Katie | 59 comments Retta wrote: "My favorite book was from our book club group by Michael Booth, The Almost Nearly Perfect People-Behind the Myth of the Scandinavian Utopia. Somehow this book has a parallels about Scandinavian cou..."

Retta wrote: "My favorite book was from our book club group by Michael Booth, The Almost Nearly Perfect People-Behind the Myth of the Scandinavian Utopia. Somehow this book has a parallels about Scandinavian cou..."

Retta wrote: "My favorite book was from our book club group by Michael Booth, The Almost Nearly Perfect People-Behind the Myth of the Scandinavian Utopia. Somehow this book has a parallels about Scandinavian cou..."

Barbara wrote: "I have read about a book called Year of Wonders by Geraldine Brooks. Apparently it is about a village in England that social distanced during the Black Death and the consequences of taking such a s..."

Retta wrote: "My favorite book was from our book club group by Michael Booth, The Almost Nearly Perfect People-Behind the Myth of the Scandinavian Utopia. Somehow this book has a parallels about Scandinavian cou..."

Barbara wrote: "I have read about a book called Year of Wonders by Geraldine Brooks. Apparently it is about a village in England that social distanced during the Black Death and the consequences of taking such a s..."

Kent wrote: "It does help to give previews on the next book.😊"
Hi Barbara, Year of Wonders is one of my favorite books, along with another of Geraldine Brooks books - 'March'. I was considering re-reading it because it can be compared to our current times. I read it maybe 19 years ago when it first came out. (Katie) I'm not sure why I can't post on the feed with my name - but
here we are!


message 17: by Kent (new)

Kent  R (kentr33d) | 116 comments I got a borrowed copy of Gods of jade and Shadow, but I can extend the borrowing beyond October 2nd and haven't found any other free place to borrow the book for the rest of October. still looking...


message 18: by Librarian Molly (new)

Librarian Molly | 219 comments Mod
Kent, I found a website where you can read the book for free. It's not associated with the library, so read at your own risk, but here it is-->http://lovefreenovels.com/MostPopular...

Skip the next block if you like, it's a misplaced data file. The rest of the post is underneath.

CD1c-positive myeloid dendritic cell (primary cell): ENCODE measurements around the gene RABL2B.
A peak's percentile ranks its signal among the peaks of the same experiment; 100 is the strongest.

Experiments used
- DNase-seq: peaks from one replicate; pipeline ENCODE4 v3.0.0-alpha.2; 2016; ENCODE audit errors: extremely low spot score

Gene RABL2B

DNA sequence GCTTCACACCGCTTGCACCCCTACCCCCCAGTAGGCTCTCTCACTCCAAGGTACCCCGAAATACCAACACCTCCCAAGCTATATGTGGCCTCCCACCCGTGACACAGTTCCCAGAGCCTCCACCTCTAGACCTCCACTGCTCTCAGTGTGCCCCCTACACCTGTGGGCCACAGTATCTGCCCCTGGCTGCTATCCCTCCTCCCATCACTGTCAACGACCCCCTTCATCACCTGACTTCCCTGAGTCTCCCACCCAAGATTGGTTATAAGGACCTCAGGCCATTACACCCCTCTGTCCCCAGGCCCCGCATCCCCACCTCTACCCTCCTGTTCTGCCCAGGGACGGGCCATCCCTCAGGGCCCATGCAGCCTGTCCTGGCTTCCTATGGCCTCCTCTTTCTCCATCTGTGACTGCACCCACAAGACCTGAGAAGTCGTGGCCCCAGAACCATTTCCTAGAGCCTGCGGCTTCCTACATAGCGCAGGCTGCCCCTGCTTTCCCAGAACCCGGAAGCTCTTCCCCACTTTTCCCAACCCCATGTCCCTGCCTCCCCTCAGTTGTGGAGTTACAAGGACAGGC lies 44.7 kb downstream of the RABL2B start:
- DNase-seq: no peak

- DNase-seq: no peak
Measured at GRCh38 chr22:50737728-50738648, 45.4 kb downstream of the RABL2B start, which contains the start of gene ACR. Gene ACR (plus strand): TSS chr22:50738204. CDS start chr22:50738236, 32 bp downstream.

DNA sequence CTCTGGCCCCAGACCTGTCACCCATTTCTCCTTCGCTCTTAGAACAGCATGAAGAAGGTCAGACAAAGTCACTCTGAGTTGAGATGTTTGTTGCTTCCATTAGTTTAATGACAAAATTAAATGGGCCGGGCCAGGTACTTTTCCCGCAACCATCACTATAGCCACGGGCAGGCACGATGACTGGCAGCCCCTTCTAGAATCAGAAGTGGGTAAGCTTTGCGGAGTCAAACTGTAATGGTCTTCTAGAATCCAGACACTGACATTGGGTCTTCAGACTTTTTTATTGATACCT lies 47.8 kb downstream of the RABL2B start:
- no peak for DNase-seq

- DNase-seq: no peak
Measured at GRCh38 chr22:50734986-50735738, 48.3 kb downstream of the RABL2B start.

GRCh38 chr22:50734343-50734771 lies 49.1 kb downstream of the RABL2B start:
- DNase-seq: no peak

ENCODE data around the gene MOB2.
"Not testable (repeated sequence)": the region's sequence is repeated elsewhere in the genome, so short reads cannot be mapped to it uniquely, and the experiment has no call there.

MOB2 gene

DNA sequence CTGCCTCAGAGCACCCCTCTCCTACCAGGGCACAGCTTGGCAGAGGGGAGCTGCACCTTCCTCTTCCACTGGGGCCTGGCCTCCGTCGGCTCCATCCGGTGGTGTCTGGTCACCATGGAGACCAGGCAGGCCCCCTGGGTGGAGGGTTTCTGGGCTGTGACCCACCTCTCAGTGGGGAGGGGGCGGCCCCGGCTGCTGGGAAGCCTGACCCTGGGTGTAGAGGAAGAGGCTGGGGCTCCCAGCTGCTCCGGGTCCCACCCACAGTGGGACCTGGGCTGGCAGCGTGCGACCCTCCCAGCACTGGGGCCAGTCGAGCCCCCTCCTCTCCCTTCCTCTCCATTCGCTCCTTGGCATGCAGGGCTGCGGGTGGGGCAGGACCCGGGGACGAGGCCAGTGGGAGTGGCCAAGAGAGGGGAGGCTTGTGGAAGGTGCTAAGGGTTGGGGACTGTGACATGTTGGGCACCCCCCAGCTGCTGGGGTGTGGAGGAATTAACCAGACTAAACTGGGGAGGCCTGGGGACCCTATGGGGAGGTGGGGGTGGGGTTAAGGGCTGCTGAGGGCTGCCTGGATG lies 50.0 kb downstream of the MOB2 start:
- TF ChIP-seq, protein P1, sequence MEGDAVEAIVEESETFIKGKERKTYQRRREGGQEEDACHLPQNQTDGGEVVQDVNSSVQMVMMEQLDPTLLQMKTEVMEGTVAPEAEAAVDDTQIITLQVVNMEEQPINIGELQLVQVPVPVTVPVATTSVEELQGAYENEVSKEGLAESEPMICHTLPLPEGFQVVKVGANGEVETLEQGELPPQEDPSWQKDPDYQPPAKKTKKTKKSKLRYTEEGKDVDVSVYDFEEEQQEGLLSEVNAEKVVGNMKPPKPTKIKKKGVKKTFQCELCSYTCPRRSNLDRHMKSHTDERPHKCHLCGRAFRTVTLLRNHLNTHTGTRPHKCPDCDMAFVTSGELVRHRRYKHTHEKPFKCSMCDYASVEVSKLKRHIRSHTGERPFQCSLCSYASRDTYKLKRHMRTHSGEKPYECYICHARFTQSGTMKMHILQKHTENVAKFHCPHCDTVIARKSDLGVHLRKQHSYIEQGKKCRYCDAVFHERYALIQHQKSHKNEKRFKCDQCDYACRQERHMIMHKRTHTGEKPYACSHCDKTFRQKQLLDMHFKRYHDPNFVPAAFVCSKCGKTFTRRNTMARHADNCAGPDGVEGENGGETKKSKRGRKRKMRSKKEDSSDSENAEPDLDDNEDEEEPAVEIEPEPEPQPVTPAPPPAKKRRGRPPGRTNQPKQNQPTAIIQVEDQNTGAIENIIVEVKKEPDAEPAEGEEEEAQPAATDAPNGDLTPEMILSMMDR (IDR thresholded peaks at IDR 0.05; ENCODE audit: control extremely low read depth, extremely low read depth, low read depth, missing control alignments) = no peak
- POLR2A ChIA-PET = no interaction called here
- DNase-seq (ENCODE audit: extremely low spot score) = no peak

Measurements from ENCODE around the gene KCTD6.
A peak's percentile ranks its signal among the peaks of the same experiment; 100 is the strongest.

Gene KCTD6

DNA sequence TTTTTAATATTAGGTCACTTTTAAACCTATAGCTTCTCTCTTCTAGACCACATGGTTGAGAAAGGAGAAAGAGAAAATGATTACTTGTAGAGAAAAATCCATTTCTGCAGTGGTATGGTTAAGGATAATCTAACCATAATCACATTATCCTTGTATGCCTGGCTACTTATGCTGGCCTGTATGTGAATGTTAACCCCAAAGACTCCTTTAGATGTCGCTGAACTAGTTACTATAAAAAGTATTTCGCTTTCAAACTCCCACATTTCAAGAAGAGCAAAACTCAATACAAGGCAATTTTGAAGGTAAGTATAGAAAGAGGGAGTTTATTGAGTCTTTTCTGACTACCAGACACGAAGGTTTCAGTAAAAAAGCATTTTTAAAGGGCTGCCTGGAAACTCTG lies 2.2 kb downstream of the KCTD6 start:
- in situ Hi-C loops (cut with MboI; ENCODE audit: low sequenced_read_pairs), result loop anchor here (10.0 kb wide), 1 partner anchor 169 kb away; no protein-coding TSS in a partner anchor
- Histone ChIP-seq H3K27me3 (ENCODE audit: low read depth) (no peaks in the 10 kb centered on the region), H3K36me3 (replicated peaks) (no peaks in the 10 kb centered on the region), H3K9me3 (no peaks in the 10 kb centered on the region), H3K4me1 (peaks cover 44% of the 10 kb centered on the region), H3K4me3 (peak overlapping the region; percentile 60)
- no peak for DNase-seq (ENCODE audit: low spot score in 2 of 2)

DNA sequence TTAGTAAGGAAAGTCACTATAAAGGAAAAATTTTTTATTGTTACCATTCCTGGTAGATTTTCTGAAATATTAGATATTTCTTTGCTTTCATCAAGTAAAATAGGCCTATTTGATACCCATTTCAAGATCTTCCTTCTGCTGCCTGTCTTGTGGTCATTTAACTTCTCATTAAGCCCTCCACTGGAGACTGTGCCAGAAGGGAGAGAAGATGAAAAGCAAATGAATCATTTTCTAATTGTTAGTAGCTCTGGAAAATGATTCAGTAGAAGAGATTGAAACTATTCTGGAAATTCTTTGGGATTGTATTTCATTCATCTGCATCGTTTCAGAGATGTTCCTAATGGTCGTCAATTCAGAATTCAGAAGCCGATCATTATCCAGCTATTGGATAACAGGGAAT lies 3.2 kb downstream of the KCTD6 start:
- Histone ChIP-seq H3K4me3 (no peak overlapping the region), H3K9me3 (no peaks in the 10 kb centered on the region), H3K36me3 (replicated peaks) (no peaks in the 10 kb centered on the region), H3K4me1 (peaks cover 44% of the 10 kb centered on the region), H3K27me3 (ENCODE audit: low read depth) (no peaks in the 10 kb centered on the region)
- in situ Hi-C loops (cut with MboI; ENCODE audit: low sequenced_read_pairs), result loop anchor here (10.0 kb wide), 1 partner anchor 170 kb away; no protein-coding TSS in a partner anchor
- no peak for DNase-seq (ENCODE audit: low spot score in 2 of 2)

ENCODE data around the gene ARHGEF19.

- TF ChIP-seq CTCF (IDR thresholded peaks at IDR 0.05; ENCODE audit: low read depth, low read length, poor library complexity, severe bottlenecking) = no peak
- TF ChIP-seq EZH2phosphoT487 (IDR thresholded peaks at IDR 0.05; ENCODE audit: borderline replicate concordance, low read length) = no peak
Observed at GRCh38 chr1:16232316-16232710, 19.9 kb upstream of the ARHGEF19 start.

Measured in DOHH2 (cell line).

message 19: by Kent (new)

Kent  R (kentr33d) | 116 comments Molly, I found a good price on the paperback for Gods of Jade and Shadow. I wasn't seeing favorable prices at first and then today I managed to find some.


message 20: by Barbara (new)

Barbara | 67 comments Each October we read the Gulf Coast Reads selection. This year Gulf Coast Reads has selected three possible books and has asked for people to vote which one they want to read, the deadline for voting is May 21. The three possible books are:
The House on the Cerulean Sea by TJ Klune
They Called Us Enemy by George Takei
Transcendent Kingdom by Yaa Gyasi
To vote, go to the website shown below. On the website are descriptions of the above three books.
http://www.gulfcoastreads.org/


message 21: by Michele (new)

Michele (mlbose) | 134 comments What is the June book selection? Sorry if this has already been announced but I can’t seem to find the information. Thanks.


message 22: by Michelle (new)

Michelle Ostis | 238 comments it’s V. E. Schwab’s The Invisible Life of Addie LaRue—and there should be a copy of the book waiting for you at Mitchell Library.


message 23: by Michelle (new)

Michelle Ostis | 238 comments (We were notified of the above by email.)


message 24: by Michelle (new)

Michelle Ostis | 238 comments Or did you really mean to ask about July’s selection?


message 25: by Michele (new)

Michele (mlbose) | 134 comments Thanks, Michelle. I don’t remember getting an email but I’ll double check. Maybe I just overlooked it or completely forgot I even read it, ha.


message 26: by Michelle (new)